It’s from this perspective that I’d like to consider, and draw some conclusions from, two apparently opposite alternatives that try to find some compatibility between globalization and social justice: one seeks a return to the social democracy of capitalism’s “golden age,” while the other emphasizes building a community-based “social economy.” But first, a brief historical point on globalization.
Globalization is not new. A century and a half ago, Karl Marx noted the inherent capitalist drive to “nestle everywhere, settle everywhere, establish connections everywhere.…In place of the old national seclusion and self-sufficiency, we have intercourse in every direction, the universal interdependence of nations.”2 By the last quarter of the nineteenth century, globalization was an assumed fact of life:
world commodity prices were the central reality in the lives of millions of Continental [European] peasants; the repercussions of the London market were daily noted by business men all over the world; and governments discussed plans for the future in light of the situation on the world capital markets. Only a madman would have doubted that the international economic system was the axis of the material existence of the human race.3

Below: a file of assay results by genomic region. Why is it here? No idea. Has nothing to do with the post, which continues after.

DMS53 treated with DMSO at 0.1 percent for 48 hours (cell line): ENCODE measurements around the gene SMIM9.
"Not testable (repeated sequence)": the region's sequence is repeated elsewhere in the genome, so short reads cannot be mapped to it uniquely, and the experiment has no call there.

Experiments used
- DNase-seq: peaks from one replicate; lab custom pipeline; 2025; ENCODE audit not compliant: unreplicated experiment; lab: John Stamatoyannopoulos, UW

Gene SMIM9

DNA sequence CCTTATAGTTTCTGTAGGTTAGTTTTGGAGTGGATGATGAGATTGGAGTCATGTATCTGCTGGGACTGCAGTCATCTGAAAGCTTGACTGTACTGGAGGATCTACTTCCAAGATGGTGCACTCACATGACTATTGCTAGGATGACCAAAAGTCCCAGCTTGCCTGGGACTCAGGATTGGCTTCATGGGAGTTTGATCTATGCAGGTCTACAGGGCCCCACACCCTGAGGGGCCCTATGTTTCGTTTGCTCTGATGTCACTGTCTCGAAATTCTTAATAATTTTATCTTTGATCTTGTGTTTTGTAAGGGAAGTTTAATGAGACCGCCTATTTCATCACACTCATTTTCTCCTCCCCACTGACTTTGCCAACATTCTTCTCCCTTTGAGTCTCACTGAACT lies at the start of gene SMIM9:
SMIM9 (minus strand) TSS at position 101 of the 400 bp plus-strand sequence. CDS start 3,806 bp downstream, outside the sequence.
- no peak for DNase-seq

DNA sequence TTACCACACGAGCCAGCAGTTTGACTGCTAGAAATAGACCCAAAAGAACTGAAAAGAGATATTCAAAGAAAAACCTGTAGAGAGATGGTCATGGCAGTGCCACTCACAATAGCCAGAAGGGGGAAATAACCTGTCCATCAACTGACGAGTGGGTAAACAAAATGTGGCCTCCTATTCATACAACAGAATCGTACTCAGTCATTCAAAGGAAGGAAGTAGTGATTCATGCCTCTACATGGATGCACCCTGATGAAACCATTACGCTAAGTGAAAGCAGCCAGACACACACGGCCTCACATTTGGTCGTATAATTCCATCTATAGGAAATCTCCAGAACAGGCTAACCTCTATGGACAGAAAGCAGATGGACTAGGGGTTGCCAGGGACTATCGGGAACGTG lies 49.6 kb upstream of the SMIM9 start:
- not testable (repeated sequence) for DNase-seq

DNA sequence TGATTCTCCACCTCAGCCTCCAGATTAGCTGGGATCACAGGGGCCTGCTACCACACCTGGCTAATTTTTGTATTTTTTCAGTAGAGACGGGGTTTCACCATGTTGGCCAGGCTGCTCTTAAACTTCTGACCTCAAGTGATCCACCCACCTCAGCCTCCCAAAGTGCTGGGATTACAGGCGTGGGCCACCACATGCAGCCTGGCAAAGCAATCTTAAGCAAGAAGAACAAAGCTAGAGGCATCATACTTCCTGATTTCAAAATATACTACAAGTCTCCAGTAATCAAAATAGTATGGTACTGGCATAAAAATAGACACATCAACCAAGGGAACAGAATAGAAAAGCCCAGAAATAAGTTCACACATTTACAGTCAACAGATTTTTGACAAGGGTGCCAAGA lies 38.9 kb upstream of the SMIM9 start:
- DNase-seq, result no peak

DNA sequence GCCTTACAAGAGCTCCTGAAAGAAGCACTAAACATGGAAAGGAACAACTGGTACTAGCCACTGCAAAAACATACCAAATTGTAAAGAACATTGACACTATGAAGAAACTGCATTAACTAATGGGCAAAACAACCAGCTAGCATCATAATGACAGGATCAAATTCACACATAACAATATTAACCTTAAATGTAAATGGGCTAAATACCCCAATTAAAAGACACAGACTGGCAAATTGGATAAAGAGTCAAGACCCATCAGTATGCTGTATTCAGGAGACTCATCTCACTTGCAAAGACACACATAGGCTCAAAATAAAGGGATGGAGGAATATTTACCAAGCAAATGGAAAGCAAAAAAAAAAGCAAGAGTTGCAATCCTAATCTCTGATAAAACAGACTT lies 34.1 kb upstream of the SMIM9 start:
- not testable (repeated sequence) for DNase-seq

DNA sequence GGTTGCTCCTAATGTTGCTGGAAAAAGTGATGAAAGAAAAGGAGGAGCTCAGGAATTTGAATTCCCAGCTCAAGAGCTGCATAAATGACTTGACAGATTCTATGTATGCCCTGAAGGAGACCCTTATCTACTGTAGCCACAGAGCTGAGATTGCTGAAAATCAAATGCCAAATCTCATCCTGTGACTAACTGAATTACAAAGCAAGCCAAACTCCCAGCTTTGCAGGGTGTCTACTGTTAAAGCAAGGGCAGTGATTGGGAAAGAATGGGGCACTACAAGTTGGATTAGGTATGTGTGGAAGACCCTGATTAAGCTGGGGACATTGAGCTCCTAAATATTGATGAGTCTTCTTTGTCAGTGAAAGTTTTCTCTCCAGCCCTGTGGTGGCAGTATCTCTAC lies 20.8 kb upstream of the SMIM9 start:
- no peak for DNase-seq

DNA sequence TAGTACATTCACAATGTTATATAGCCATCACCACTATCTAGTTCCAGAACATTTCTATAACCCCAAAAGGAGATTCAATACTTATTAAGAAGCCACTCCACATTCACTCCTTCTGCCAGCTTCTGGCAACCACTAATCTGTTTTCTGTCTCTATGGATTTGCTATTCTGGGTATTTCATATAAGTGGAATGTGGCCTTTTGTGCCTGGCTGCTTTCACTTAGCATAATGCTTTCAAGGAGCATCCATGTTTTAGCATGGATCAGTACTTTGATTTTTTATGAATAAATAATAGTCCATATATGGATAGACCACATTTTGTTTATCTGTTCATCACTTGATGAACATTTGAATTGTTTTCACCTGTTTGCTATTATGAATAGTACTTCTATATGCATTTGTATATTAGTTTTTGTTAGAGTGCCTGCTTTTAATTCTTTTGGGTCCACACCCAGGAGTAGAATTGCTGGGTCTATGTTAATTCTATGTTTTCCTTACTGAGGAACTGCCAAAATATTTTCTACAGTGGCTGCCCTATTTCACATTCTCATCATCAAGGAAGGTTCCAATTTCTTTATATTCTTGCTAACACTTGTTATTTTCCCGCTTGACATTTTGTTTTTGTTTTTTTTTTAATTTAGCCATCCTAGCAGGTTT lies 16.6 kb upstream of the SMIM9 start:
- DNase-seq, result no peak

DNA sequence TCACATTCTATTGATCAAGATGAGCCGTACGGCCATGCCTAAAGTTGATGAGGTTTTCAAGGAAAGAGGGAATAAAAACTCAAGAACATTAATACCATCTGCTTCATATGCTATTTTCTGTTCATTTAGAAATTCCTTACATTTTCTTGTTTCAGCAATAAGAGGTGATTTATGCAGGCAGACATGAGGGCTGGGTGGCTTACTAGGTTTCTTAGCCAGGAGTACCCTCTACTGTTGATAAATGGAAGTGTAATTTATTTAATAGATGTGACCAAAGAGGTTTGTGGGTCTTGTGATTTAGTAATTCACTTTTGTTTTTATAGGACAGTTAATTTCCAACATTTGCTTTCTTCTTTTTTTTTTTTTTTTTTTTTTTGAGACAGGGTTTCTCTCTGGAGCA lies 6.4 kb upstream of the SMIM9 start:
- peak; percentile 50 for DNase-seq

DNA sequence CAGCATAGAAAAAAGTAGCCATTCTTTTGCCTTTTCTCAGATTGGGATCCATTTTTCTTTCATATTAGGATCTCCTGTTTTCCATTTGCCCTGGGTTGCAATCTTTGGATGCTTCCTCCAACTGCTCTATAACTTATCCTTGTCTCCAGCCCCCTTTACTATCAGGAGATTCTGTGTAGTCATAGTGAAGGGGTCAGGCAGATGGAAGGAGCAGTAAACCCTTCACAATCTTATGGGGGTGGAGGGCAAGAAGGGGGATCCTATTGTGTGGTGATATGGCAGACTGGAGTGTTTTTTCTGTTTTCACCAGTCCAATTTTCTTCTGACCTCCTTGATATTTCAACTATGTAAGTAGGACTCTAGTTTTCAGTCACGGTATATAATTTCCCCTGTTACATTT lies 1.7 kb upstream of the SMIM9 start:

But if globalization was integral to capitalism, its long-term stability was far from inevitable. In fact, the very globalization which “only a madman might have doubted” at the end of the nineteenth century, came to a sudden and crashing halt early in the twentieth. That breakdown in world order came with the horrifying slaughter of the First World War, followed—after a brief respite in the 1920’s—by the stunning collapse of national economies in the form of the Great Depression and the political rise of German, Italian, and Japanese Fascism. And then came another horrific world war. This catastrophic failure of capitalism’s globalization meant that, by the end of the Second World War, the former glory of this system was replaced, as one observer summarized it, by “…the amazing unpopularity of capitalism everywhere in Europe.…[and] everyone sought to appropriate left credentials.”4
It was in response to that earlier failure that a new globalization was reconstructed. The U.S. state, with its overwhelming postwar resources and power, consciously shaped that globalization. It didn’t follow market pressures, but led them. Determined to avoid the disaster of the previous era of globalization and its threat to capitalism itself, the U.S. state set out to minimize the opposition between national and international economies. The goal was to rebuild devastated national economies while also integrating them into global networks. The U.S.-led internationalization of economic, political, and military ties didn’t weaken national states but, by supporting growth and weakening domestic opposition, it actually strengthened the national status quo and the national state.